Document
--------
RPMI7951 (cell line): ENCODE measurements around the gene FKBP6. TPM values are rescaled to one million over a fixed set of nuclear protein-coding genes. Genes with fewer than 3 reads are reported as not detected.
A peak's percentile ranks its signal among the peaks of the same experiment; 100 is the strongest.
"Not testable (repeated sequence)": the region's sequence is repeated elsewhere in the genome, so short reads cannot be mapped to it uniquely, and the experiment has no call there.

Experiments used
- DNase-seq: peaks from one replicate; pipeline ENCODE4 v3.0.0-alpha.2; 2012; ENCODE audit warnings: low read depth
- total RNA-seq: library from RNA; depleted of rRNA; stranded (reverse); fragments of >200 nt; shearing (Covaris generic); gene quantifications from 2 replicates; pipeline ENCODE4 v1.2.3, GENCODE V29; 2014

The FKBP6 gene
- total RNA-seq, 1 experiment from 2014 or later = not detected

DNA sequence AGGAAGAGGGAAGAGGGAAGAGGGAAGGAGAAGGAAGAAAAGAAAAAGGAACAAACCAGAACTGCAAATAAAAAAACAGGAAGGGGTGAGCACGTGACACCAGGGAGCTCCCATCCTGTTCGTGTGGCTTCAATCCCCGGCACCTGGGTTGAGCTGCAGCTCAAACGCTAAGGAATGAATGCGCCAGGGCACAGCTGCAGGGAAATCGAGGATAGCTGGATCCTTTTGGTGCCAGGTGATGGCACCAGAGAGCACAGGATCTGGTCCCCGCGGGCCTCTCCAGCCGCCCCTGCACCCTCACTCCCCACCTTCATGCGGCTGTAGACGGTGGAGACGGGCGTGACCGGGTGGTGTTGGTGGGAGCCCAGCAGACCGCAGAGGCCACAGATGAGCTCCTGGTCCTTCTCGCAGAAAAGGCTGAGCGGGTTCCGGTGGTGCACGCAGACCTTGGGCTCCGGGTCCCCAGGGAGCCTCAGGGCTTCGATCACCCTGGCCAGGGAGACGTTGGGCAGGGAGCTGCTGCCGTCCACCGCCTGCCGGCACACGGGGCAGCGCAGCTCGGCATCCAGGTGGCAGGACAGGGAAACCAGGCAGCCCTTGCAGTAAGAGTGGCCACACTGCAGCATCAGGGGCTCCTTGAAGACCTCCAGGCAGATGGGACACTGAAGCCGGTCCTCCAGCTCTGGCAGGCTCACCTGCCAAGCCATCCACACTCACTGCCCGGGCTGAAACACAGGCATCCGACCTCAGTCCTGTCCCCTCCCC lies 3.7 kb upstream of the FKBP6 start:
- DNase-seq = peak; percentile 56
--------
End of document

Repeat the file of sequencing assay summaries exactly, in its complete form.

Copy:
RPMI7951 (cell line): ENCODE measurements around the gene FKBP6. TPM values are rescaled to one million over a fixed set of nuclear protein-coding genes. Genes with fewer than 3 reads are reported as not detected.
A peak's percentile ranks its signal among the peaks of the same experiment; 100 is the strongest.
"Not testable (repeated sequence)": the region's sequence is repeated elsewhere in the genome, so short reads cannot be mapped to it uniquely, and the experiment has no call there.

Experiments used
- DNase-seq: peaks from one replicate; pipeline ENCODE4 v3.0.0-alpha.2; 2012; ENCODE audit warnings: low read depth
- total RNA-seq: library from RNA; depleted of rRNA; stranded (reverse); fragments of >200 nt; shearing (Covaris generic); gene quantifications from 2 replicates; pipeline ENCODE4 v1.2.3, GENCODE V29; 2014

The FKBP6 gene
- total RNA-seq, 1 experiment from 2014 or later = not detected

DNA sequence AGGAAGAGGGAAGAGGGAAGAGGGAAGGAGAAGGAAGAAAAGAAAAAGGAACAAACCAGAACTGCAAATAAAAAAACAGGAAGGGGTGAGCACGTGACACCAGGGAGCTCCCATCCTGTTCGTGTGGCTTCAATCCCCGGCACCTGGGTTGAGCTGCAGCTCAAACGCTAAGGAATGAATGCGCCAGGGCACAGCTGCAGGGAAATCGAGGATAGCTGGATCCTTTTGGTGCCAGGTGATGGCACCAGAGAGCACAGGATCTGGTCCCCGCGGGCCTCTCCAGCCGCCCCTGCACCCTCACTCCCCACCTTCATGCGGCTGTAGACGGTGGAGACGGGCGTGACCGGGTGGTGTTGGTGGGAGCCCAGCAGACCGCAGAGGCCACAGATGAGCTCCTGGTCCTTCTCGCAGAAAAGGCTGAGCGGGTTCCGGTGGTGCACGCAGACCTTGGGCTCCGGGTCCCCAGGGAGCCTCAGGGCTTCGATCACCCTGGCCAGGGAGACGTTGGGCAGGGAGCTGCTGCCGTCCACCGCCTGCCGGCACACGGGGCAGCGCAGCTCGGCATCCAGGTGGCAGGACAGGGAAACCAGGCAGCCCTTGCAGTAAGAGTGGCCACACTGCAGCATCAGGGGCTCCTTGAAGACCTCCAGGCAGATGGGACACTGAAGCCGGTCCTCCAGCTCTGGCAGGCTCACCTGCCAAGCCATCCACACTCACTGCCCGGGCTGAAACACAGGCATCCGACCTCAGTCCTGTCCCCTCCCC lies 3.7 kb upstream of the FKBP6 start:
- DNase-seq = peak; percentile 56